Next today, people in Venezuela need healthcare, medicines, water, electricity, education andaccess to food. That's what an internal United Nations draft report says about conditions inthe South American country. Around 32 million people used to live there, but several millionhave fled in recent years as the economy crumbled and political instability followed. The UNsays it's trying to work with Venezuela's government to get help to its people, but thegovernment says there is no crisis and it’s blocked or restricted aid deliveries.
DAVID MCKENZIE, CNN CORRESPONDENT: The alarming UN draft report says that up to94 percent of Venezuelans are living in poverty — 94 percent for a country that has arguablythe largest oil reserves on the planet. The report also says that almost 2 million people areexpected to leave this country just this year because of the ongoing crisis. Across Venezuela, there are still blackouts and also water shortages. We saw people here in Caracas on themountainside collecting water for their daily needs. This is how one person saw the situation.
INTERPRETER: Us Venezuelans — we're very upset. Listen brother. We don't have power. Wedon't have water. Services work badly. It's — I don't even know how to explain. If it was forme, we would have forced this government out. Five people come forward, they get killed andnothing is achieved.
MCKENZIE: Schools have been closed and workers have been told to go home early. Here inthe capital the subway system isn't working and people are having to cram on buses just to getto and from work. The president of the country, embattled Nicolas Maduro is standing by thepromises to bring back the power and says schools will open next week. In a live televisionbroadcast with cabinet members and other government officials, he blamed the power outageson the terrorist attacks, something he's done before even though experts say the main issuehas been investment and allegations of corruption against the regime.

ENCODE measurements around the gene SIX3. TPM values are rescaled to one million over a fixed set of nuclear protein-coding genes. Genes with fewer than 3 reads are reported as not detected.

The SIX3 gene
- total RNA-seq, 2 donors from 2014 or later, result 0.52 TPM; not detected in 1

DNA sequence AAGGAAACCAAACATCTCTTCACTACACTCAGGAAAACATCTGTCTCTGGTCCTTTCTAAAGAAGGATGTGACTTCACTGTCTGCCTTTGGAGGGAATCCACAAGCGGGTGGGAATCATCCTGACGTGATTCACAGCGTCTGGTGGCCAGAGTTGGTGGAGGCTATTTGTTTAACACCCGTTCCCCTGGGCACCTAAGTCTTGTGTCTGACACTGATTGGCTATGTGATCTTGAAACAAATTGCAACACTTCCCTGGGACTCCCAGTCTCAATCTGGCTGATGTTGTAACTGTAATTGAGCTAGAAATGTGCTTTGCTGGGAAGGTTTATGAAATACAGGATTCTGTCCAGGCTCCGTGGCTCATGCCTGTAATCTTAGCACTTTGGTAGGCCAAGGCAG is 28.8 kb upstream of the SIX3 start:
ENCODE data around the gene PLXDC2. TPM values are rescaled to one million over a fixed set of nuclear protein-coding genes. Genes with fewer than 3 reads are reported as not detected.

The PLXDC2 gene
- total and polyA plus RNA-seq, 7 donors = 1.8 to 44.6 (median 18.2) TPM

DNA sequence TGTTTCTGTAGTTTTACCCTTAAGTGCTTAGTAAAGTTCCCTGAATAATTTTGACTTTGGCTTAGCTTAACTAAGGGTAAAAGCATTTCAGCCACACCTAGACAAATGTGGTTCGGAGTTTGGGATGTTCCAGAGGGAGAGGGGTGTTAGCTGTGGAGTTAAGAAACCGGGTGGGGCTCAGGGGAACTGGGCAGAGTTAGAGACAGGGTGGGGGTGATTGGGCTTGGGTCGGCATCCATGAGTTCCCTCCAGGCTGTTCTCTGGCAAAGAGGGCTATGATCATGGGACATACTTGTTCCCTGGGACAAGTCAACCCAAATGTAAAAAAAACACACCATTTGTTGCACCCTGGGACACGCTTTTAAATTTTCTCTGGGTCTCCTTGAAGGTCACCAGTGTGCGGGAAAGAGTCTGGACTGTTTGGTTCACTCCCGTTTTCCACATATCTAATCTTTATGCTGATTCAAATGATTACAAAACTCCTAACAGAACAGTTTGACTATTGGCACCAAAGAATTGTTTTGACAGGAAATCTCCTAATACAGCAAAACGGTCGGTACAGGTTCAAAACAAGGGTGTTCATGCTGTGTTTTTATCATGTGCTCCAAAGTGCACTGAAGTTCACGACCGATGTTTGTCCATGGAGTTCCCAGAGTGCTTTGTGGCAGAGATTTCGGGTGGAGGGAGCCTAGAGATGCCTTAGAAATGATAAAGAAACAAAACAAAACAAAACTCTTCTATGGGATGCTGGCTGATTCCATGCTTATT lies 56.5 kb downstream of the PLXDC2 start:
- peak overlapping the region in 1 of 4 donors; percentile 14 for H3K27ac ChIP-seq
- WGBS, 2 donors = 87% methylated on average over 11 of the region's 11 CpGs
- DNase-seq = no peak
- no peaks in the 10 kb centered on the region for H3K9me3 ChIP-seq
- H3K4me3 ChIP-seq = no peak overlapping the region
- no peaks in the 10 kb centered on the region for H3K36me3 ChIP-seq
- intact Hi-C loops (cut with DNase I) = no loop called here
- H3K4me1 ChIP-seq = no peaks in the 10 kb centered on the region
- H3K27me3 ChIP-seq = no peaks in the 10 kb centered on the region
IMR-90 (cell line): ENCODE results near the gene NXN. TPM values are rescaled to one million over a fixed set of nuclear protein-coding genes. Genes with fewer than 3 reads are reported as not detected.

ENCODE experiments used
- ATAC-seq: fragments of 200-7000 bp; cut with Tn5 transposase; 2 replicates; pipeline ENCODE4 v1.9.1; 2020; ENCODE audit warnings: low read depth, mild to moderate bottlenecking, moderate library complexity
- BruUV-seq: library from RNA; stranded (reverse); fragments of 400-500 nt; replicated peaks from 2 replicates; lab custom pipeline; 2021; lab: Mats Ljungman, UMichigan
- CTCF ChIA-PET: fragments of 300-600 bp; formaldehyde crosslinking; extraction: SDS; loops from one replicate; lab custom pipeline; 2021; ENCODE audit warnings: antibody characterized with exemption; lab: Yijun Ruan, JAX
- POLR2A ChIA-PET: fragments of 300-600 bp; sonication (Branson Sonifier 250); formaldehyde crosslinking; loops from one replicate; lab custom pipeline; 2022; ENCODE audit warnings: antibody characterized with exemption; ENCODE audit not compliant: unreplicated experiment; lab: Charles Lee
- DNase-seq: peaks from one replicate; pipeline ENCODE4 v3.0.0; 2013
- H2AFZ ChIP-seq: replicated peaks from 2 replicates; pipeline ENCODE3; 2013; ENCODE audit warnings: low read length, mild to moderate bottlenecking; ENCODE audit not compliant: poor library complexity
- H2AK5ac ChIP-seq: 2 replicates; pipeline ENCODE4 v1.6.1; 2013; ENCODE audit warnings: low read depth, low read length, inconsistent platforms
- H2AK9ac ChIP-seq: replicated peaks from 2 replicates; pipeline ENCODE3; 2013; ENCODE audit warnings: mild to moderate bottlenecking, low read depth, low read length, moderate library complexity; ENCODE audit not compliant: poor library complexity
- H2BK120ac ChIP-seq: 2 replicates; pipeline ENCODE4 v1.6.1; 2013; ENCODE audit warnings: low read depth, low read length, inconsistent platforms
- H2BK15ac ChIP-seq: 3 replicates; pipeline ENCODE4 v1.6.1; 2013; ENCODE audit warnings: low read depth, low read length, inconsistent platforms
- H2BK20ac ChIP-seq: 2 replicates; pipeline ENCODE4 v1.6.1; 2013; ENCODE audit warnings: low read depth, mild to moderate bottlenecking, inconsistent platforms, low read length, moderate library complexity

Despite anger on the street, the regime is trying to maintain its grip on power. The LoyalistSupreme Court saying that they want the opposition leader Juan Guaido's immunity to bestripped from him and so that they can move with potential allegations and even arrests inthe coming days.
Guaido is calling for intervention from countries around the region and across the globe butat this stage, Maduro isn't going anywhere. David McKenzie, Caracas, Venezuela.